About the Director


Gu Xiao-gang, born in Jiangyin City, Jiangsu Province in 1988. Moved to Fuyang City, Zhejiang Province at age 5. Graduated from Zhejiang Sci-Tech University specializing in fashion design and marketing in 2012. Loves painting, cinema and various other types of art. Won in join an entrepreneur’s competition in second year of college, so founded and registered a company. Pursued religious truths for some time. Became fascinated by film in third year of college and tried to learn to make it himself. Was a guest student at the China Academy of Art before starting to make independent films. Has made several documentaries, commercials and drama shorts. Major early works include Bhakta and Even If You Walk and Walk. Has continued to make films since then. Lives in Beijing now.

Selected Filmography

2012 Planting for Life

2011 Bhakta


From the Director

I met Lao Jiao for the first time in October of 2011. One evening, he and his wife Li Zi came to pick us up by car and took us to his rice field. His workers were busy harvesting the rice; a red reaper, with a bright light, made resounding noises as it worked. On a cemented open space by the field laid rice collected in the day. It was all covered in oilcloth then. Someone had to keep an eye on these harvests throughout the night; my friends and I didn’t hesitate to take up the task. We set up tents on both sides of the space and Lao Jia stayed with us. Late in the night, we saw mist rush toward us like sea waves, and it was unbelievably quiet all around. We made fire and started to chat. We learned about Lao Jia’s life before he came here and why he decided to come. Wood kept cracking in the fire.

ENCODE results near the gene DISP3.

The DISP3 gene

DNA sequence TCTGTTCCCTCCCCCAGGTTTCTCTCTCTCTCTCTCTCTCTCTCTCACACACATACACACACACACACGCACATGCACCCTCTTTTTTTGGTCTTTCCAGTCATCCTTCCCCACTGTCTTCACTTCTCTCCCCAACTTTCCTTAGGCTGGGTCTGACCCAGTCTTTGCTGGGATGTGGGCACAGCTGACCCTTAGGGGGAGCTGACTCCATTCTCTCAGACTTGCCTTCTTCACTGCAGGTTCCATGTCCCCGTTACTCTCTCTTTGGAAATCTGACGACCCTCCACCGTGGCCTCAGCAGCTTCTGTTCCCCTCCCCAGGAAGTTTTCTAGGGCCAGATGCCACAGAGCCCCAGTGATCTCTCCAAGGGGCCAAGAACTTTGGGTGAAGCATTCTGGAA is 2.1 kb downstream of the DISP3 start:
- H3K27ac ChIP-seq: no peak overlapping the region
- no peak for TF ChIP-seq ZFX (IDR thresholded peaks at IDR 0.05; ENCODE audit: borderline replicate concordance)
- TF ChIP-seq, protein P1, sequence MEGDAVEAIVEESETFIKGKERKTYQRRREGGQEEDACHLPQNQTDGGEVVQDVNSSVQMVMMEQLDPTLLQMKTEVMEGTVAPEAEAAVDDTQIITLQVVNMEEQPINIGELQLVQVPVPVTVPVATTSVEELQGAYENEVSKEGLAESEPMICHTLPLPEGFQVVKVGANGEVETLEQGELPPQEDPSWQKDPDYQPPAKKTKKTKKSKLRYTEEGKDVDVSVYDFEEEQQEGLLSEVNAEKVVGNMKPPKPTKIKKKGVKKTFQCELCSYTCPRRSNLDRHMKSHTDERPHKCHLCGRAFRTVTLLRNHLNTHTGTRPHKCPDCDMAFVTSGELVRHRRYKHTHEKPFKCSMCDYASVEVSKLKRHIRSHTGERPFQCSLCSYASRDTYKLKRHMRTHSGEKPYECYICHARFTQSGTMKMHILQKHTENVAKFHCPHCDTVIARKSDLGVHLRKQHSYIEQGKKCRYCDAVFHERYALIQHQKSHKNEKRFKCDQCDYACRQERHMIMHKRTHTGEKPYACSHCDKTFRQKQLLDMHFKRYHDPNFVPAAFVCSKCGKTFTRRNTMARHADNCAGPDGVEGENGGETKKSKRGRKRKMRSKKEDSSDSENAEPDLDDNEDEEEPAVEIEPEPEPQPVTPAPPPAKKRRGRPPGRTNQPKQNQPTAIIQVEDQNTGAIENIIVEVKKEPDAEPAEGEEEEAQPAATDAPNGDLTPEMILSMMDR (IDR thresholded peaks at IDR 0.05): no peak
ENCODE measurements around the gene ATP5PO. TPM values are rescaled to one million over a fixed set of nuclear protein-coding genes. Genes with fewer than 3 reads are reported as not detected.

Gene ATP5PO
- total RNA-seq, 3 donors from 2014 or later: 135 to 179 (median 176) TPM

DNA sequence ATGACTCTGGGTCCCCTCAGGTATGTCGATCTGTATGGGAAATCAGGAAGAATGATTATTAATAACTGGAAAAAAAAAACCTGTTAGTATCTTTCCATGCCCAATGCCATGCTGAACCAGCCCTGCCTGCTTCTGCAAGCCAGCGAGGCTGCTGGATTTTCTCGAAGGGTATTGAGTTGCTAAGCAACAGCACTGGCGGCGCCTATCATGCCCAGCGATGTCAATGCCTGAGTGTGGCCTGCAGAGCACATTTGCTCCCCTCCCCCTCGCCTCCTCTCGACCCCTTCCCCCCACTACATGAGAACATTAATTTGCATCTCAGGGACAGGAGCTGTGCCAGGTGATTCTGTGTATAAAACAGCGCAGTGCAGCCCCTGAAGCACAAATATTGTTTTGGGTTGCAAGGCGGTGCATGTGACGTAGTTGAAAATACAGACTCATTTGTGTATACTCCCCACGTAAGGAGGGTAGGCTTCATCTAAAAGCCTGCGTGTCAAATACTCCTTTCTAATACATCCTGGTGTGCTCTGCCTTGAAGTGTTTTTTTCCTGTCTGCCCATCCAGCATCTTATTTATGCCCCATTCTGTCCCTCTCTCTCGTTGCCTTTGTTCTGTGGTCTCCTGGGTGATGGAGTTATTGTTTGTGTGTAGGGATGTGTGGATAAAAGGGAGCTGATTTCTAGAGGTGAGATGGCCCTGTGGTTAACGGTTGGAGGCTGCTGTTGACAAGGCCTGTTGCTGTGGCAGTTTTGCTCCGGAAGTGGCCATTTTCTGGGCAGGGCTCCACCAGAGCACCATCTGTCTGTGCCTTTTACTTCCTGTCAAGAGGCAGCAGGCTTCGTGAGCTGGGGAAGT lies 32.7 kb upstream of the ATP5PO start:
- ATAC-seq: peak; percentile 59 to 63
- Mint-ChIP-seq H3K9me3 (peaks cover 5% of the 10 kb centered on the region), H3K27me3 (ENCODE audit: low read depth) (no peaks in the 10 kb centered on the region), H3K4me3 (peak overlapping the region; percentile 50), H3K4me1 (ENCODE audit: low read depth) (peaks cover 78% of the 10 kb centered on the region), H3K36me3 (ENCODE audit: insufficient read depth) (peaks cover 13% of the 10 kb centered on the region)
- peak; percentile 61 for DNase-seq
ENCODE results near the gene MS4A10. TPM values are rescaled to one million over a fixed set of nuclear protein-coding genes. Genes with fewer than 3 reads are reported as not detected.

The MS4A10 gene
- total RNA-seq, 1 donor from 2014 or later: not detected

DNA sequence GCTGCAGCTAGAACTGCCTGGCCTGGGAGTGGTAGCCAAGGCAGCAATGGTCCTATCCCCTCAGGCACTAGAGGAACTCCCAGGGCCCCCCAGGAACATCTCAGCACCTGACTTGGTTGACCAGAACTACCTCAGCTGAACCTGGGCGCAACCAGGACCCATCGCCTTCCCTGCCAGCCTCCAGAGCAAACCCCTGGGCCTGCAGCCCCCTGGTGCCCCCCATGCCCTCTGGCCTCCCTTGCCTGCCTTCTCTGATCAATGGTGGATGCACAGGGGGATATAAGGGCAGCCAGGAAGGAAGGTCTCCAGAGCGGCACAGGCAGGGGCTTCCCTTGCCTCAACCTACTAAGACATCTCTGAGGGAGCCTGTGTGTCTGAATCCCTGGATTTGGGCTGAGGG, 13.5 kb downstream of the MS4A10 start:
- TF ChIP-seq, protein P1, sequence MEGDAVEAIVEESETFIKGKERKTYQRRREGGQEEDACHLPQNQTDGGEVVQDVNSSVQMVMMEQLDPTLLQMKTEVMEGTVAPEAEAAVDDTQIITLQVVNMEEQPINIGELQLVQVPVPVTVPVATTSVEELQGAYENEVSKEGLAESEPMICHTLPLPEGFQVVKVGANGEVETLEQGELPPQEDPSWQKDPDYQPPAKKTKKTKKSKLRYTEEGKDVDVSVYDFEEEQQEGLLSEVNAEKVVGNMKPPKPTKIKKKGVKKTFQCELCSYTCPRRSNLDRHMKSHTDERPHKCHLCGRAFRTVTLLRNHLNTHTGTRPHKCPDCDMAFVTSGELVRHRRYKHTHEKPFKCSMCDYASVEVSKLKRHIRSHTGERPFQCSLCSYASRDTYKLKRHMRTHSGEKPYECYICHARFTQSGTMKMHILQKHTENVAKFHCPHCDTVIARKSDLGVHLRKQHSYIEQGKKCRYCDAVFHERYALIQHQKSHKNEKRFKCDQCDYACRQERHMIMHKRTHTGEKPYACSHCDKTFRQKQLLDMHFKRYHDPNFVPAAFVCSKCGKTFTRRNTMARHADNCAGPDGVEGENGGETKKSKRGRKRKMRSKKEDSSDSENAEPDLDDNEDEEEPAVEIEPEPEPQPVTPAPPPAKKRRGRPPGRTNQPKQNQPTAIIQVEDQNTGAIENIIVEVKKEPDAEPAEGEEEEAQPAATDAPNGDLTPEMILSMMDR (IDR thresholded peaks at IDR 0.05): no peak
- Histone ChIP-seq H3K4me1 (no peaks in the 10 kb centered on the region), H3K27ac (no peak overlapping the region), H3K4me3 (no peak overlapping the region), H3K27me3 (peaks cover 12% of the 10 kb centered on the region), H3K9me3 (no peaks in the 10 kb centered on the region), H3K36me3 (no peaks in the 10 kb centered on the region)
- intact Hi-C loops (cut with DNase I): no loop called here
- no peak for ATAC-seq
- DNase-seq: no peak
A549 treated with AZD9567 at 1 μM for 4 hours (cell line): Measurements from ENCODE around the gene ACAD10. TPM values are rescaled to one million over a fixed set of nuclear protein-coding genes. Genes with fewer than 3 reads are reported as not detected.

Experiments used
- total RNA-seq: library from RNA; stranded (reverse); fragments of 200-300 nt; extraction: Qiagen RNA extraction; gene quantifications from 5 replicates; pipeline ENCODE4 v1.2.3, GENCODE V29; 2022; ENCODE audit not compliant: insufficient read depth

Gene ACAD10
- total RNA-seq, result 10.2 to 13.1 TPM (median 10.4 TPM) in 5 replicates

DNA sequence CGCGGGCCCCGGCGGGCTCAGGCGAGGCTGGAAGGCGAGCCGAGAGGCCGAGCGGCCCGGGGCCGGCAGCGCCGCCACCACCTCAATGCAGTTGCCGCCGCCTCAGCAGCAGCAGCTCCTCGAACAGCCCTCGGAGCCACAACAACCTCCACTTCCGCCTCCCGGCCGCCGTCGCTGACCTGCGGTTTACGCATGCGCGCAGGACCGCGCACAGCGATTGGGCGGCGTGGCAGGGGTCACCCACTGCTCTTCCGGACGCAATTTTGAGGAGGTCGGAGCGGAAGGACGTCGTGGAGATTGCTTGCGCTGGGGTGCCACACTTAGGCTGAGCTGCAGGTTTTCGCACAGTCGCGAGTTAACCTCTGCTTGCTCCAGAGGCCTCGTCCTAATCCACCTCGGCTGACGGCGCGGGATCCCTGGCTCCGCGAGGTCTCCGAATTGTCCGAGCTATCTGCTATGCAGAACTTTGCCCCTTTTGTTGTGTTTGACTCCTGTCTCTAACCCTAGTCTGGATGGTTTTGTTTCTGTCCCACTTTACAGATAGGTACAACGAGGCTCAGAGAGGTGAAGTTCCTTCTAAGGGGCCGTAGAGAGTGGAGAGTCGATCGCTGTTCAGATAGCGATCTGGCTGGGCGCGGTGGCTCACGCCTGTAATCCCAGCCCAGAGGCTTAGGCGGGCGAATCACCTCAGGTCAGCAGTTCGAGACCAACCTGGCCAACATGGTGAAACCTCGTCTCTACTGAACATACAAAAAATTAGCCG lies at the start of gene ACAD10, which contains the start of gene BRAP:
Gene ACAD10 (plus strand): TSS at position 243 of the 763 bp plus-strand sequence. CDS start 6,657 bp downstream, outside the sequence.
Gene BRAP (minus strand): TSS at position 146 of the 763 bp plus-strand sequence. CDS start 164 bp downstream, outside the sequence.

It has been three years since we started filming. Those senior village ladies, seeing that I’m always filming in rice fields, start to tell me about their hardships. They say that farmers belong to the low class, and that it is tough to be a farmer. They also say they don’t see why we would want to stay in a rural village, since we don’t look like the underachieved at all. They say that city people aspire to live in a village, and vice versa. But for city people, a rural life represents leisure. For villagers, going to the cities means defying fate. I asked the ladies what would happen if no one wants to farm anymore. They were speechless for a while. Then, someone uttered, “Well, that’d be great!” I know she was just being upset.